Defying God’s creation

We don’t like all the choices we made. One of mine was the facial reconstruction. After this operation I wasn’t the same person as before and looked with different eyes at myself.

Was this because of a wrong choice? Or was it because I thought that the opinion of fellow Christians was equivalent to the view of Dad?

The opinions and the piercing questions brought shame.

“Why aren’t you satisfied with yourself?

Why are you not satisfied with the fact that God made ​​you beautiful, as Psalm 139 says?

Why do you defy God’s beautiful creation?

These comments where like a poison in my life. They brought shame in a situation where God had given me peace about. But the poison kept seeping through my heart.

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The mirror was a terror. I didn’t dare to say that I was ‘loved, beautiful made and precious’, because somewhere I believed that that was a lie. I had changed God’s marvelous creation? I doubted God by choosing this?

The topic “operation” was a door I kept on lockdown. It caused me that nervous feeling. I didn’t talked much about it even though I was in eextremephysical pain. The chronical pain that was caused by the operation was something I caused by myself.

The moments you are standing the next morning – after an intense Saturday – in the church and you pastor is saying: “We are here together to exalt God. Come and lift our voices!” And your voice is broken. Your passion is singing, but your voice is too weak to sing.

Friends didn’t (and still find it hard) to understand why I quit talking after a busy afternoon why I locked myself down. They didn’t knew the medicines that were taken in despair and the effects of it.

You heard about healing and silently I hoped that when God was in a gracious mood, He would heal me. But in my head there was still that voice: “You don’t deserve this.”

Because what if…. What if He was upset by this decision? What if this was a sentence I needed to carry on my own?

Dad was standing behind me, but didn’t push. He had placed His hand on my back and stood beside me. Nothing to say, but eyes filled with tears. Holy Spirit whispered in my heart: “Ask Him… Ask about His opinion.”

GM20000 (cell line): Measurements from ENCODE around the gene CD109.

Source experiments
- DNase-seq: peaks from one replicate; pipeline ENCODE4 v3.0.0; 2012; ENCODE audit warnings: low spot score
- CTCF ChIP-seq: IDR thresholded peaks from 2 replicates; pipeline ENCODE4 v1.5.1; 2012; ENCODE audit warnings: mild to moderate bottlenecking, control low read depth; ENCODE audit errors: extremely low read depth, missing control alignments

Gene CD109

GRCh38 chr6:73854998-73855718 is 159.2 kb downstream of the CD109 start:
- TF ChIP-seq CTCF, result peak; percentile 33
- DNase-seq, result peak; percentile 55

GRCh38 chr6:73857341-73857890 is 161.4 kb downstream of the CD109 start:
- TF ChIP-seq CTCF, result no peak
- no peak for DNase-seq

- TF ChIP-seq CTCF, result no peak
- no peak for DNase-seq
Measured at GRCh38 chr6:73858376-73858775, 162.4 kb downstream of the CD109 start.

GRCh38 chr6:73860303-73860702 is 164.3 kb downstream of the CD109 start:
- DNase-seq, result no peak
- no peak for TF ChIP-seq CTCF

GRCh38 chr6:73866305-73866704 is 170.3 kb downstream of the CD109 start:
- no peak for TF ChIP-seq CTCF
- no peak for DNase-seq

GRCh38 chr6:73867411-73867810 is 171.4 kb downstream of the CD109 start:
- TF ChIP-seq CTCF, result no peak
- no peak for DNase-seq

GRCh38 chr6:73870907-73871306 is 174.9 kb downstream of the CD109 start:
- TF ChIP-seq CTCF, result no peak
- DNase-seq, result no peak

“Dad?” I said sobbing en I stepped aside to give Him space in the situation. He walked in front of me and lifted my chin. The chin stuffed with screws from the operation.

“I love you! I love you so much!”

He was silent for a brief moment. But He continued with a glimmer in His eyes.

“Do you know what…. I even like you! I like you very much! In my eyes you are perfect, without any spot or wrinkle. And can I tell you something more? I am not angry about you! I like you and will always like you! You’re beautiful from head to toe, my dear love, beautiful beyond compare, absolutely flawless

I led the hands of the surgeon. I gave Him my spirit of excellence and when you woke up I said: ‘It is very good!’ But the peace I gave to you was robbed, because people didn’t handled that vulnerable heart well. I was cheering next to you: ‘I like you! I find you beautiful!’ The wall you raised high by the opinions, caused me to stay outside your heart. But I am glad and honored that you are letting me in again.”

And now? I need to say that I am still learning to look into the mirror and to accept my face, to accept the part that God likes me the way I was and the way I am.

When I look now to both pictures, I say: “The Silvana I was then, is from the inside and outside made more beautiful by the heavenly Surgeon!”

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1 Comment

  1. You remind me of the importance of operations in making people feel whole, something I’ve gone through with two of my sisters. I believe when our looks become a barrier between us and other people, we should do what we need to do to remove that barrier. Thank you for such an honest post.

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